5
$\begingroup$

Playing with integrals of type, $$ I(n)=\int_{-1}^0 \sqrt[2n+1]{x-\sqrt[2n+1]x} \mathrm dx, $$ $$ n \in \mathbb{N} $$ I got two interesting results for the limiting cases $n=1$ and $n \to \infty$: $$ \lim_{n \to \infty} I(n) = 1 $$ The second result is perhaps more interesting, $$ I(1)=\int_{-1}^0 \sqrt[3]{x-\sqrt[3]x} \mathrm dx \approx \frac {\pi}{\sqrt {27}} $$ The approximation is valid to $12$ places of decimal. My question is straight, can we prove these results analytically? Any help would be appreciated.

$\endgroup$
  • $\begingroup$ You should avoid the ambiguity due to complex roots in using the next integral : $$\int_0^1 \sqrt[2n+1]{x+\sqrt[2n+1]x} \mathrm dx.$$ $\endgroup$ – JJacquelin Apr 1 at 11:38
4
$\begingroup$

For $n \in \mathbb{N}$ we have \begin{align} I (n) &= \int \limits_{-1}^0 \left[x - x^{\frac{1}{2n+1}}\right]^{\frac{1}{2n+1}} \mathrm{d} x \stackrel{x = -y}{=} \int \limits_0^1 \left[y^{\frac{1}{2n+1}} - y\right]^{\frac{1}{2n+1}} \mathrm{d} y = \int \limits_0^1 y^{\frac{1}{(2n+1)^2}}\left[1 - y^{\frac{2n}{2n+1}}\right]^{\frac{1}{2n+1}} \mathrm{d} y \\ &\hspace{-10pt}\stackrel{y = t^{\frac{2n+1}{2n}}}{=} \frac{2n+1}{2n} \int \limits_0^1 t^{\frac{n+1}{n (2n+1)}} (1-t)^{\frac{1}{2n+1}} \mathrm{d}t = \frac{2n+1}{2n} \operatorname{B}\left(\frac{n+1}{n(2n+1)}+1,\frac{1}{2n+1} + 1\right) \, . \end{align} Using $\Gamma(x+1) = x \Gamma(x)$ we can rewrite this result to find $$ I (n) = \frac{\operatorname{B} \left(\frac{1}{n} - \frac{1}{2n+1}, \frac{1}{2n+1}\right)}{2 (2n+1)} = \frac{1}{2(2n+1)} \frac{\operatorname{\Gamma}\left(\frac{1}{n} - \frac{1}{2n+1}\right) \operatorname{\Gamma}\left(\frac{1}{2n+1}\right)}{\operatorname{\Gamma}\left(\frac{1}{n}\right)}$$ for $n \in \mathbb{N}$. In particular, $$ I(1) = \frac{\operatorname{\Gamma}\left(\frac{2}{3}\right) \operatorname{\Gamma}\left(\frac{1}{3}\right)}{6} = \frac{\pi}{6 \sin \left(\frac{\pi}{3}\right)} = \frac{\pi}{3 \sqrt{3}} \,.$$ Moreover, we obtain $$ \lim_{n \to \infty} I (n) \stackrel{\Gamma(x) \, \stackrel{x \to 0}{\sim} \, \frac{1}{x}}{=} \lim_{n \to \infty} \frac{1}{2(2n+1)} \frac{\frac{n(2n+1)}{n+1} (2n+1)}{n} = \lim_{n \to \infty} \frac{2n+1}{2(n+1)} = 1 \, .$$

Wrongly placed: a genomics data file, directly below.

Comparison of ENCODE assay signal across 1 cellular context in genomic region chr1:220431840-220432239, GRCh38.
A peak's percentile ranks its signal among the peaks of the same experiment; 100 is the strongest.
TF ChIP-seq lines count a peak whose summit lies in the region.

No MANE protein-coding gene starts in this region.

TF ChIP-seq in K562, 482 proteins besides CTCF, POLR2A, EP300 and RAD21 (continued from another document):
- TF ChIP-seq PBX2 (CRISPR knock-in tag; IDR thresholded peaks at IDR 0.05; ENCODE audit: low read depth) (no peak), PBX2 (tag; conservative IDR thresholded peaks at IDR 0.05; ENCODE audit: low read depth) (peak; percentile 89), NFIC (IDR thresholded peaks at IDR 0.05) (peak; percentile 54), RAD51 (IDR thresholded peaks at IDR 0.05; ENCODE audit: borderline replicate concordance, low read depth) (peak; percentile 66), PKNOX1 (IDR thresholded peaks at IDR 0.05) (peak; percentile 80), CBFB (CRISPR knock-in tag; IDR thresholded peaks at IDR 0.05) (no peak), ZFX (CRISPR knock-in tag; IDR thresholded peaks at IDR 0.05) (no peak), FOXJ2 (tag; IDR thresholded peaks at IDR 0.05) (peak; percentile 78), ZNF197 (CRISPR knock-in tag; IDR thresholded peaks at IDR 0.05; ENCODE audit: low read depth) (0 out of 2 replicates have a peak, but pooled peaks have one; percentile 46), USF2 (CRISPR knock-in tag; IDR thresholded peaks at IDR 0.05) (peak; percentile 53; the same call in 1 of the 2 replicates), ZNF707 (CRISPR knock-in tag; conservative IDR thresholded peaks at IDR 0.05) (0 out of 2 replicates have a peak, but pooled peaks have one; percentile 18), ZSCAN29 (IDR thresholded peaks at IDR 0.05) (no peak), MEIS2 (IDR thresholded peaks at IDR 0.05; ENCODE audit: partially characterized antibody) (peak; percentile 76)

$\endgroup$